Fergus WatsonR&D Senior Financial Consultant
Having started out at one of the Big Four accountancy practices for several years, Fergus has extensive experience with R&D tax claims.
There are two PAYE caps on R&D tax claims, one for each of the claim categories: the large-company scheme (RDEC), and the more recent SME PAYE cap. This remains the case in Winter 2023, but things are set to change.
Changes to the R&D incentives are coming soon: the two categories (SME and RDEC) are set to merge, being integrated into a single monolithic scheme in April 2024. For now though, the PAYE caps still apply (though there are some exemptions). The RDEC cap has been around since the large-company scheme was established, but the SME cap is relatively new.
Why was the PAYE/NIC Cap introduced?
The SME R&D PAYE cap was introduced by the UK government to help protect the incentives where staff costs often comprise the largest amount of expenditure in a claim. R&D tax credits have been nefariously exploited in recent years, and the PAYE cap helps prevent fraud and abuse of the research and development tax incentives.
What is the PAYE & NIC Cap for SMEs?
The restriction itself is, for the most part, quite straightforward: it restricts the tax credit claimable by loss-making companies based on their PAYE/NIC liabilities during the year.
The cap applies to accounting periods which begin on or after 1st April 2021.
With the PAYE cap in place, qualifying loss-making SMEs can expect to receive a maximum benefit of: £20,000 plus three times the company’s ‘relevant expenditure on workers’. The ‘expenditure on workers’ comprises a company’s total liabilities for PAYE/NIC among its employees and directors; it also includes PAYE/NIC for any connected EPWs and subcontracted R&D (subject to the proper restrictions).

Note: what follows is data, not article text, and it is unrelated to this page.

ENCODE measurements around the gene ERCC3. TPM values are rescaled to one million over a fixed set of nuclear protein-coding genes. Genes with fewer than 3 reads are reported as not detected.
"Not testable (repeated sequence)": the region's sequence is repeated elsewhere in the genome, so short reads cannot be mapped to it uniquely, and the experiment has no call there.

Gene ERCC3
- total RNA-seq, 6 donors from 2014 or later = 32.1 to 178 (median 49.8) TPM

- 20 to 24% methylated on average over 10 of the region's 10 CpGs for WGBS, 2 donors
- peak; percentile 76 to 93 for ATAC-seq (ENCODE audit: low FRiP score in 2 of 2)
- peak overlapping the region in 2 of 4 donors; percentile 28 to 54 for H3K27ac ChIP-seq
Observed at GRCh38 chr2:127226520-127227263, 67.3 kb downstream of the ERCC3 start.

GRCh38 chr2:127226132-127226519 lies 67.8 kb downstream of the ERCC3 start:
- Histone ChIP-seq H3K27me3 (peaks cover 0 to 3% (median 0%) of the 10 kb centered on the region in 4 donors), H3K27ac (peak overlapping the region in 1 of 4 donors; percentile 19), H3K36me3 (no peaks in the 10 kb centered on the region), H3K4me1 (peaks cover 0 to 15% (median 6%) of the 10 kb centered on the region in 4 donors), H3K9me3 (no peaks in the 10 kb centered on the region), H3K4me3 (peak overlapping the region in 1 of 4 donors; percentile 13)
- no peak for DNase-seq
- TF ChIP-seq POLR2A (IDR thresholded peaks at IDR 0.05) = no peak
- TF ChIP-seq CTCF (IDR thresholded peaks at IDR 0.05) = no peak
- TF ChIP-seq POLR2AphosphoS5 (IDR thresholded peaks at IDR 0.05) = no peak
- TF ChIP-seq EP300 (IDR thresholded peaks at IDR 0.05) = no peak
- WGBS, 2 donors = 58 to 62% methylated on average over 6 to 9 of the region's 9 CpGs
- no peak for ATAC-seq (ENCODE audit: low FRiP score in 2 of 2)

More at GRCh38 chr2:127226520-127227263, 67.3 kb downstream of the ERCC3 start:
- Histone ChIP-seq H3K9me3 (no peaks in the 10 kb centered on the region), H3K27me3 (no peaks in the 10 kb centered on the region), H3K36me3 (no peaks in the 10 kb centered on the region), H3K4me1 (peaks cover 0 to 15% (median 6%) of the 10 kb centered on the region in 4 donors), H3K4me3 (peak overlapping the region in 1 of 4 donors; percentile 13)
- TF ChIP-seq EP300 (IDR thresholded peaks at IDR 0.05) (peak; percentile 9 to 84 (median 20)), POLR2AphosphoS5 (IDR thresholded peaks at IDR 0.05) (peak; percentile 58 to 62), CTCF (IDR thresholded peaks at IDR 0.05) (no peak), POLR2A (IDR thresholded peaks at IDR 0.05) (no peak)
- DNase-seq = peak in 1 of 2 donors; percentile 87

The cap functions as follows:
The maximum payable credit is £20,000 plus 3x the relevant PAYE/NIC liability (i.e. ‘relevant expenditure on workers’).
The PAYE/NIC liability of individuals from connected EPWs/subcontractors can be included at the percentage attributable to their R&D contribution (this includes UK PAYE/NIC liabilities only). A company will be able to include related-party PAYE and NIC liabilities attributable to the R&D projects when calculating the cap, also multiplied by 300%.
The credit itself can be used against other corporation tax liabilities; in such cases it would not lead to a restriction.
Who will the PAYE/NIC cap affect?
The cap is primarily aimed at loss-making companies whose headcount is low in relation to the overall size of the claim. In particular it will affect those claims based on EPWs and subcontractors, and group companies where the majority of the R&D activity takes place overseas. Most notably, the cap will affect:
- SMEs with little-to-no payroll expenditure
- Businesses seeking to make a claim of an R&D tax credit over £20,000
- Businesses who split and recharge their labour costs among group entities
- Businesses who subcontract their R&D to related parties
- Businesses maintaining IP outside of the UK
Exemptions to the cap
In order to reduce the impact of the cap on the eligible UK businesses making good-faith claims and claiming correctly, a number of consultations on the mechanics of the cap have taken place. One notable outcome is that a company making a small R&D claim for a payable credit of less than £20,000 will not be affected by the cap.
Furthermore, no claim – of any size – will be capped if it passes two tests related to its staff expenditure and Intellectual Property (which includes ‘know-how’ and ‘trade secrets’). The cap will not apply to a company whose employees are developing or maintaining intellectual property; and whose expenditure on subcontractors or EPWs from a related party is less than 15% of its overall R&D spend.